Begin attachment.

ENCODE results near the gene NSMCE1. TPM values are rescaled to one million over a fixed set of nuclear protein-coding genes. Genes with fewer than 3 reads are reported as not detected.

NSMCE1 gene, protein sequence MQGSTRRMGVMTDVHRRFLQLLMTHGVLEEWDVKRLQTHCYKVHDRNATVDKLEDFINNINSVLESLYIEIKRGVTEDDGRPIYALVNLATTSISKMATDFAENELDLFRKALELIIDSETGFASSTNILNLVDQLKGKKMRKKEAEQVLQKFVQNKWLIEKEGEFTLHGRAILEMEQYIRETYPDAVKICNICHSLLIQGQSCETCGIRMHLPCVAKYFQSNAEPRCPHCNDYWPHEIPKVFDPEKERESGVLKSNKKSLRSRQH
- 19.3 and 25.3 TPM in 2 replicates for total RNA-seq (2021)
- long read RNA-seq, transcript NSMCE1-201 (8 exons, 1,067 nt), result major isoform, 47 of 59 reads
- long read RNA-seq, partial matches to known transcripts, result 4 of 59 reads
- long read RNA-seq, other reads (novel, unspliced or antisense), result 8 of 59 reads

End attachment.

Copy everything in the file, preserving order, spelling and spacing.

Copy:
ENCODE results near the gene NSMCE1. TPM values are rescaled to one million over a fixed set of nuclear protein-coding genes. Genes with fewer than 3 reads are reported as not detected.

NSMCE1 gene, protein sequence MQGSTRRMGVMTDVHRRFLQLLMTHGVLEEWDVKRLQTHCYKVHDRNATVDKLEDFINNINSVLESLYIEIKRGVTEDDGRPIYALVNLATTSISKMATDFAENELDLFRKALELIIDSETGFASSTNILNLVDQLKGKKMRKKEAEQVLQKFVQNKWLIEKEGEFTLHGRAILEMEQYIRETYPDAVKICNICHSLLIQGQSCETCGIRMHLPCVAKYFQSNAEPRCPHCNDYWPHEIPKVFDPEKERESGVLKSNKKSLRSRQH
- 19.3 and 25.3 TPM in 2 replicates for total RNA-seq (2021)
- long read RNA-seq, transcript NSMCE1-201 (8 exons, 1,067 nt), result major isoform, 47 of 59 reads
- long read RNA-seq, partial matches to known transcripts, result 4 of 59 reads
- long read RNA-seq, other reads (novel, unspliced or antisense), result 8 of 59 reads